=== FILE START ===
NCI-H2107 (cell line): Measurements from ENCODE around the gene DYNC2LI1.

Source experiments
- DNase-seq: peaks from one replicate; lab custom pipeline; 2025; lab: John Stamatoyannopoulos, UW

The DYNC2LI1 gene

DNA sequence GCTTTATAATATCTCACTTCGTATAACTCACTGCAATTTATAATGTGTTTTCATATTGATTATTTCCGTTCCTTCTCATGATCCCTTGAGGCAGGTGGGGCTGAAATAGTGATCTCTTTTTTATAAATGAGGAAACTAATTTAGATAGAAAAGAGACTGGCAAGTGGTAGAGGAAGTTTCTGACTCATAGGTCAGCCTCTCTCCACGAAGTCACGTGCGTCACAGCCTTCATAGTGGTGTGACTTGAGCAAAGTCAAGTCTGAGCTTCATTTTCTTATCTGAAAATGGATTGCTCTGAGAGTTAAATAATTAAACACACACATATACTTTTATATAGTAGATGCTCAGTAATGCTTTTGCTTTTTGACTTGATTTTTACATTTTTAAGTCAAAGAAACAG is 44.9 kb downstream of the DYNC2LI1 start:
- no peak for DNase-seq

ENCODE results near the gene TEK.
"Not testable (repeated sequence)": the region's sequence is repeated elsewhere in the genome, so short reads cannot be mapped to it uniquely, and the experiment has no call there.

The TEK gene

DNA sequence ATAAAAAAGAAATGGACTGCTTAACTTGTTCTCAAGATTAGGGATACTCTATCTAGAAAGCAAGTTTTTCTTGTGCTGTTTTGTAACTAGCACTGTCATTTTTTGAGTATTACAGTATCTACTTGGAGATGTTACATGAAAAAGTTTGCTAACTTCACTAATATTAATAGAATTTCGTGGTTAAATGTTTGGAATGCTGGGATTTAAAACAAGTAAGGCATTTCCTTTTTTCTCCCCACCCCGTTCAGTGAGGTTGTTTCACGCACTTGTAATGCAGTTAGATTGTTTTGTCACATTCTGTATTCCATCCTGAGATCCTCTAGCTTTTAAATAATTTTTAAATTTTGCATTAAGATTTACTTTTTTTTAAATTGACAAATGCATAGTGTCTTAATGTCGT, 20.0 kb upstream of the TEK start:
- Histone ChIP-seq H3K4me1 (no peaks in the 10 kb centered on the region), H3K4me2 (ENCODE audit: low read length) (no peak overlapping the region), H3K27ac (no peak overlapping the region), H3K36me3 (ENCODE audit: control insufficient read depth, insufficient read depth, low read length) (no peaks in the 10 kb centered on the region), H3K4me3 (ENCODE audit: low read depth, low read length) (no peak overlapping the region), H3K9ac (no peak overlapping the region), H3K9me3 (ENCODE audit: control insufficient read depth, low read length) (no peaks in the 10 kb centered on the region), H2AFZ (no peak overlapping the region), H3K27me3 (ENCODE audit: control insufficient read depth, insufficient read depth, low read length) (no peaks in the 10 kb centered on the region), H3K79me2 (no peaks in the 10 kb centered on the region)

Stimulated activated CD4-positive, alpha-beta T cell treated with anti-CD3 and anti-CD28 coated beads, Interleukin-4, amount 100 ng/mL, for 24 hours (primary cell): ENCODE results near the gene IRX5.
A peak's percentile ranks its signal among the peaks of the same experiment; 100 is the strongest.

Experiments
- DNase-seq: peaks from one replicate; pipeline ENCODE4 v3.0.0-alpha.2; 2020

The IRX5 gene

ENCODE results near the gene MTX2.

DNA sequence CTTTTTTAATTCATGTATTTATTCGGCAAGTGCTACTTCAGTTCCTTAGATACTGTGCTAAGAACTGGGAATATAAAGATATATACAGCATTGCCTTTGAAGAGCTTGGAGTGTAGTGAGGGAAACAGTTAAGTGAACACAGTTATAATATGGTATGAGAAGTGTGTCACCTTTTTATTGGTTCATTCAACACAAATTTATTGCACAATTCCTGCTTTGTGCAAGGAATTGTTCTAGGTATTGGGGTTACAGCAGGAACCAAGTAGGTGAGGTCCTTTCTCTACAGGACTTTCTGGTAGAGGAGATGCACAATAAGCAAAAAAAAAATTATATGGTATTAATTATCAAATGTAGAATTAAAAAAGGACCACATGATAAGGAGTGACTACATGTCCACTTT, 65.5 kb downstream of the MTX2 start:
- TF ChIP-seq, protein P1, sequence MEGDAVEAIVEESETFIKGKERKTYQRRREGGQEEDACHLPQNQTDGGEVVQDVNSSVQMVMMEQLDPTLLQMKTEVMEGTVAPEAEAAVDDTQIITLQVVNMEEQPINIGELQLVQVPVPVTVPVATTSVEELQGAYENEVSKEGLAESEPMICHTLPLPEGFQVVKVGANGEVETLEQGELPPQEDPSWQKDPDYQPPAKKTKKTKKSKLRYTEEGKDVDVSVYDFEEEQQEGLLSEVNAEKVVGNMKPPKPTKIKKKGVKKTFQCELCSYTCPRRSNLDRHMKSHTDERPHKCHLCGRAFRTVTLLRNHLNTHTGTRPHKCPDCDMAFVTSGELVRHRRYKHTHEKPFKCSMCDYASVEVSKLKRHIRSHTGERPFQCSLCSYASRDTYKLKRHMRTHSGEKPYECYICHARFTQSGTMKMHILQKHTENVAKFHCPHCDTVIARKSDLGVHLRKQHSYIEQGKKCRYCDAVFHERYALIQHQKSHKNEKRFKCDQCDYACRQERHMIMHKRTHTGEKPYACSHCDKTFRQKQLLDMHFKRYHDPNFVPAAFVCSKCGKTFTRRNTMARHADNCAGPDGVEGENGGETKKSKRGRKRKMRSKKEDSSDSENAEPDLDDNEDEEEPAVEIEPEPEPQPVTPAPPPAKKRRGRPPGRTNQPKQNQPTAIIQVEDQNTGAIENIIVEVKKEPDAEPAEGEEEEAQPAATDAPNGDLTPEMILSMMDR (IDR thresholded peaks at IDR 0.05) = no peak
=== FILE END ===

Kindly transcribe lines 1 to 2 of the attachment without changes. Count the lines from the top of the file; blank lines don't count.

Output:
NCI-H2107 (cell line): Measurements from ENCODE around the gene DYNC2LI1.

Source experiments